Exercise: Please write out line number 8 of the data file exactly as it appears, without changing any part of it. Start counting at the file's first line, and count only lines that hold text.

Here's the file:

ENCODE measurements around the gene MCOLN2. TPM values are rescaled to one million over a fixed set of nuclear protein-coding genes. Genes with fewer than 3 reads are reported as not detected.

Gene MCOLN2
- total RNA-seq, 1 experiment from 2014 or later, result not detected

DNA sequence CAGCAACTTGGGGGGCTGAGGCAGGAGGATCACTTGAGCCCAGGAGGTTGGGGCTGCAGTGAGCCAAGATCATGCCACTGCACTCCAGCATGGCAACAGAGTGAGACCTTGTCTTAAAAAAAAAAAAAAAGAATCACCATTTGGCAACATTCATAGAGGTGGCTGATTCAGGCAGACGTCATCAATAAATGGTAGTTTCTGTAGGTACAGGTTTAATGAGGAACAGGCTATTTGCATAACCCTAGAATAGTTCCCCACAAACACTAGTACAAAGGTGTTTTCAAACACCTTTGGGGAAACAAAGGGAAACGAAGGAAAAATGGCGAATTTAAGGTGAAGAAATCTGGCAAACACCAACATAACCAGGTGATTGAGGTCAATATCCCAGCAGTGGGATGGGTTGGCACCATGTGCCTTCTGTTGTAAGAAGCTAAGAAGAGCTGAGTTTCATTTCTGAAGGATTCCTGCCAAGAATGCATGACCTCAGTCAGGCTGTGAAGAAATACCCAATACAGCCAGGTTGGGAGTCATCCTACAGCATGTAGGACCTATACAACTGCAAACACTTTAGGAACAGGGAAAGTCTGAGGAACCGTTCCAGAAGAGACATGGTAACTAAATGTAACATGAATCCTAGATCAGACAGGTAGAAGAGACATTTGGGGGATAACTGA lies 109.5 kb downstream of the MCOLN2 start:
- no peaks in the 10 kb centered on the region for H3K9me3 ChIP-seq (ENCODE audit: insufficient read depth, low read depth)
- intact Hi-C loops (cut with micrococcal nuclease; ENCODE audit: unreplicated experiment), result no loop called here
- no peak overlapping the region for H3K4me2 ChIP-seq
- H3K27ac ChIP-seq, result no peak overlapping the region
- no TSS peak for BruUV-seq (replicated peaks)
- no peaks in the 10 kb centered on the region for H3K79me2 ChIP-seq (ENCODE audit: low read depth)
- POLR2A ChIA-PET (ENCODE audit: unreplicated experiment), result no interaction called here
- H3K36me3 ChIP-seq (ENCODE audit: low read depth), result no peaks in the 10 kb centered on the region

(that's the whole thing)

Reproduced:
- H3K27ac ChIP-seq, result no peak overlapping the region